We have all seen the old movies where an exotic belly dancer encapsulates the mystical Middle East, and to many the graceful and erotic art identifies Egypt, Morocco, and the other famous Middle Eastern countries. However, the origins of the form of dancing are rather clouded. There are a few different theories of how and where belly dancing originated from, and in this blog, we hope to shine a little lighter upon the subject.
The most common suggestion that is put forward is that belly dancing started around 5,000 years ago in the Middle East. Supposedly it was the migration of gypsies throughout Europe, Egypt and India, and a European form of belly dancing can be seen today and is called Flamenco. A second theory is that belly dancing originated from a religious dance, that could be as early as 1000 BC. The evidence to support this idea are wall paintings found in Greece, Mesopotamia and Egypt depicting dancers. There is even one supposition that the dance came from the act of childbirth, young pregnant girls were taught the movements to prepare them for labour.
The Culture of Arabia
Dance in all forms has played a highly important part of Arabic culture, there is a famous dance/ritual called Raks Beledi which is essentially a folk dance or dance of the country that would be partaken by men and women of all ages.
The culture of the Middle East spread to Europe during conflicts such as the Crusades and the invasion of the Moors to Southern Spain. When Napoleon invaded Egypt in 1798 it set a ball rolling of the European interest of everything Arabic.
Napoleon wanted to know more about the culture of his enemy and on his expedition to Arabia he took 167 professional scientists. These included chemists, mathematicians, naturalists, and geologists. These scientists learned much, and brought back information that changed Europe dramatically forever.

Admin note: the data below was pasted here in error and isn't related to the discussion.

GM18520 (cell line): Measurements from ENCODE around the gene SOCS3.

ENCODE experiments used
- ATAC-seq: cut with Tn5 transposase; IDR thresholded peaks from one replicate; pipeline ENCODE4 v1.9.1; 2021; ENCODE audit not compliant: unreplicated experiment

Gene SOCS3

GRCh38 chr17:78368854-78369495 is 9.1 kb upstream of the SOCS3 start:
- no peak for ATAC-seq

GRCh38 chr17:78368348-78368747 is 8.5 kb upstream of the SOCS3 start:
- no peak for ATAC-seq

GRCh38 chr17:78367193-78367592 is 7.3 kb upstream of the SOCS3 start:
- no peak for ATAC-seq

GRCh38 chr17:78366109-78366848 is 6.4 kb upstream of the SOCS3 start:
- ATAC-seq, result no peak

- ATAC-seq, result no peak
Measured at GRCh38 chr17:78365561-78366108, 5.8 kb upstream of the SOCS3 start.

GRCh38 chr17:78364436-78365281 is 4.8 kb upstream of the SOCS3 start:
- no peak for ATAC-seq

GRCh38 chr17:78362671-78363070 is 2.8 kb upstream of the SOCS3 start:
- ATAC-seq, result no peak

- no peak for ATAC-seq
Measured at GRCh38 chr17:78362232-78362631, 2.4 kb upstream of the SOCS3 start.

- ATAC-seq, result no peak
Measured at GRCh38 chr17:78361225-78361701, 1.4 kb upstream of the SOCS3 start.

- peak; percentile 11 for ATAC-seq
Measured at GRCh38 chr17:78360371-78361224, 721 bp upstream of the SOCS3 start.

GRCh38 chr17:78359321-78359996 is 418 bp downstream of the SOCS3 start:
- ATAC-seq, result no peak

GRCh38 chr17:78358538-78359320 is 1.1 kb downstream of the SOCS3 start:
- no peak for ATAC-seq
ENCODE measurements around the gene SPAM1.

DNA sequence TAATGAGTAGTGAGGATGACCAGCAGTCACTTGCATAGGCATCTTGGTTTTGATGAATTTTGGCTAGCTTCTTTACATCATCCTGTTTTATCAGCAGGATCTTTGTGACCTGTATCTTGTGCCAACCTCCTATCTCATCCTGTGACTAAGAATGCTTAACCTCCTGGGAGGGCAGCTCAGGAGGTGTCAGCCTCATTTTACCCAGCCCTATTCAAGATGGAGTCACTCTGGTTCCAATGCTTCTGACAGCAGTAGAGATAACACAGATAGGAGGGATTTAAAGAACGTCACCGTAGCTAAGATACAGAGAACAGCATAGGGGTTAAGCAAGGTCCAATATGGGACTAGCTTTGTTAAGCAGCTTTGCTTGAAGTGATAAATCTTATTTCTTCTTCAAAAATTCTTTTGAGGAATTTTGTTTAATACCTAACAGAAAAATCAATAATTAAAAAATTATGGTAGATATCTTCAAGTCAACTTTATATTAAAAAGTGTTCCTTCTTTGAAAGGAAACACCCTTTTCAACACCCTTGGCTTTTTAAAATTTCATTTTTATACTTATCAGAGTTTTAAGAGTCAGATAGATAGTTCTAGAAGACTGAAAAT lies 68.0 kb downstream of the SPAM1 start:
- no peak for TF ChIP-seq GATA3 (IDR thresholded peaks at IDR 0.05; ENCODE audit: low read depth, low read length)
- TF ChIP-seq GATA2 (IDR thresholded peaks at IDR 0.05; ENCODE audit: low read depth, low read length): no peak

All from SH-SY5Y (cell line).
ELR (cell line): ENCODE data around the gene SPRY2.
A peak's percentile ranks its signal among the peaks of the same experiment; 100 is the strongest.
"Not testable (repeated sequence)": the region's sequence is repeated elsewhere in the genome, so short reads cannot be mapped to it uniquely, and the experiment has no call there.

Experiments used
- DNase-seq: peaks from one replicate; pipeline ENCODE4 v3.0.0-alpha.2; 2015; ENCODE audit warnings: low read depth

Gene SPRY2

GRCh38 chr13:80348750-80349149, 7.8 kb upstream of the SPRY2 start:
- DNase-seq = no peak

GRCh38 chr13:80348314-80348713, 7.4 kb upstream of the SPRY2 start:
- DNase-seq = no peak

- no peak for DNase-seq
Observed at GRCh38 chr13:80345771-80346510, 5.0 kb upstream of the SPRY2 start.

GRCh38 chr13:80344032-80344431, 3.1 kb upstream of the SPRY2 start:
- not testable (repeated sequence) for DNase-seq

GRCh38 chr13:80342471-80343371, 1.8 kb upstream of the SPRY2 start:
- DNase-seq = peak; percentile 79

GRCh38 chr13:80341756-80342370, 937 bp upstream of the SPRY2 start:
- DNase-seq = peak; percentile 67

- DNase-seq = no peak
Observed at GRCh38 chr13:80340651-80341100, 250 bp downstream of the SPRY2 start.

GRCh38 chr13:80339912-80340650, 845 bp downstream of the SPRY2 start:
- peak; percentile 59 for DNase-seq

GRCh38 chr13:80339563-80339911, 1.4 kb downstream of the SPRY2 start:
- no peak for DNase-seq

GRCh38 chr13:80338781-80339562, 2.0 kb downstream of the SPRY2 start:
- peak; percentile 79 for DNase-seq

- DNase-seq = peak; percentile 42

Middle Eastern Dance
The first recorded display of Middle Eastern dancing was in America in 1893 at the World Fair in Chicago. There was an exhibit that featured dancers from North Africa and the Middle East including, Turkey, Syria and Algeria. But the stars of the show were the Egyptian dancers who displayed rapid hip movements, controversy was widespread about these dancers as they displayed their art not wearing corsets. This was a totally notorious thing to do in the Victorian era at the time. Many prominent dignitaries of the day tried to close the Egyptian Theatre display down, but the promoter of the World Fair saw his chance for publicity and named the show Belly Dancing which was taken from the French phrase danse du ventre or dance of the stomach.
The popularity of belly dancing grew from there and many artists could be seen in burlesque, vaudeville and carnivals displaying this new exotic dance. In the early days untrained dancers imitated belly dancing into something that was sexually explicit, this gave belly dancing a questionable reputation. So, although the origins of belly dancing are a little uncertain, it is without doubt a highly popular form of dancing today, and delights audiences all over the world.